Many of the speakers at the opening day of the Midwest Lodging Investors Summit, underway this week in Chicago, chose to look on the bright side of the street. While they admit challenges and uncertainties lie ahead, most presenters believe the hotel industry has weathered the worst of the downturn and better times are ahead. Whether that's fact-based analysis or mere wishful thinking will only become clear in the months to come.
The real good news is the intelligent approach many owners, operators and brands have taken to the stressful times. As both Roger Bloss of Vantage Hospitality and David Kong of Best Western told a general session audience, a downturn is the time to focus on sales and marketing, not wanton cost cutting.
“During the recession our response was to go out and sell, sell, sell,” said Bloss, while Kong said Best Western dramatically increased its advertising and marketing budgets to grab market share from its competitors. “Mere cost cutting is no pathway to prosperity.”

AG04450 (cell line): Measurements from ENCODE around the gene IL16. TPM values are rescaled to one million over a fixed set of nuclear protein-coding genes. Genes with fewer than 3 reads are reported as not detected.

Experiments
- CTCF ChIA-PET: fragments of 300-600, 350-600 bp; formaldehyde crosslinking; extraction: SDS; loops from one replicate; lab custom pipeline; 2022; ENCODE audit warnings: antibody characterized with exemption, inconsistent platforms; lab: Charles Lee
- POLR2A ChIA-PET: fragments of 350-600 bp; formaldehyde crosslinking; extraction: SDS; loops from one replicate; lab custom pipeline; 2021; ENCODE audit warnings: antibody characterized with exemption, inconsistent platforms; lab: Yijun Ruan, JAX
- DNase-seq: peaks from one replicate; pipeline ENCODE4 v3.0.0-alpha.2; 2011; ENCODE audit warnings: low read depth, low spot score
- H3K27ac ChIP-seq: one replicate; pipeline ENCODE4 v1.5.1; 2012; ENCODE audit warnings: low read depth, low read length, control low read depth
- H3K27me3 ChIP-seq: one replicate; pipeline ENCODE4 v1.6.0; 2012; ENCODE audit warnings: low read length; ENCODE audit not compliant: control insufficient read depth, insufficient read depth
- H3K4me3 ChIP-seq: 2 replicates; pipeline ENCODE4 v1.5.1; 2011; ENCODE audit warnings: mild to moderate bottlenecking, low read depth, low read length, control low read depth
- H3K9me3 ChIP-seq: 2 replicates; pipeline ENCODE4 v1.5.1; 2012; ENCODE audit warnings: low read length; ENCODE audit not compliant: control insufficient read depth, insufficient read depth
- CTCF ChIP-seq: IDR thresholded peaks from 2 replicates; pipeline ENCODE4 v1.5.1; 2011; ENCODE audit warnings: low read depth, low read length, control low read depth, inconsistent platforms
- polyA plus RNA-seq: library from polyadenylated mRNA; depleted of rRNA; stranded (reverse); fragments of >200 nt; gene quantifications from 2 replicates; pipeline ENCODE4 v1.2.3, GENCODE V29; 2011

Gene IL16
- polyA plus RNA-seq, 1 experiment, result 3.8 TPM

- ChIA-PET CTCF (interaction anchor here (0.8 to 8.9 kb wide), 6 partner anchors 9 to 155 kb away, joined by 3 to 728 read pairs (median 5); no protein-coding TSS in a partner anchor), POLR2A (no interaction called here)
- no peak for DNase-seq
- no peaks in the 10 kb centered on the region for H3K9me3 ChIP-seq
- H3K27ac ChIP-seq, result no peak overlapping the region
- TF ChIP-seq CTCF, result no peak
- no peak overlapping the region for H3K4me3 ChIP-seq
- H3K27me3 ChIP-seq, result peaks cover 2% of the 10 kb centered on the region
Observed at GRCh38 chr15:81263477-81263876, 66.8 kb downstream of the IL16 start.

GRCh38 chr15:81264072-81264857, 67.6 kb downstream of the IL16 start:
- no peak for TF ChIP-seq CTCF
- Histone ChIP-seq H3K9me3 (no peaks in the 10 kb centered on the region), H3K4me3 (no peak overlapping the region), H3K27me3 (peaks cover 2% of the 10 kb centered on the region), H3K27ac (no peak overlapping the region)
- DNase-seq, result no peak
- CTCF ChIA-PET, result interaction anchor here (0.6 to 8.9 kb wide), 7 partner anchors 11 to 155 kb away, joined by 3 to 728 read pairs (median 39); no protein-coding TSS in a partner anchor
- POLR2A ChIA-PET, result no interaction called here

Some of the owners and operators speaking on panels had more of a nuts-and-bolts approach to fighting back in the face of tough times. Bill Morrissey of Morrissey Hospitality presented a laundry list of initiatives he uses at his properties to build relationships with his guests and, as he emphasizes, generate incremental revenues. His sound philosophy: Do nothing unless it produces revenues. A smart tactic is all times, but especially when times are tough.
And while many MLIS attendees have moaned about frozen capital markets, Ravi Patel of Hawkeye Hospitality says his firm is still building hotels: six are under construction and nine opened in the past 18 months. His firm uses a mix of USDA guarantees, SBA funding and local tourism guarantees, along with local banking relationships, to find the capital to build.
That's the kind of American hotel ingenuity that will ensure a rebound, probably not soon enough for most hoteliers but nearly a guarantee.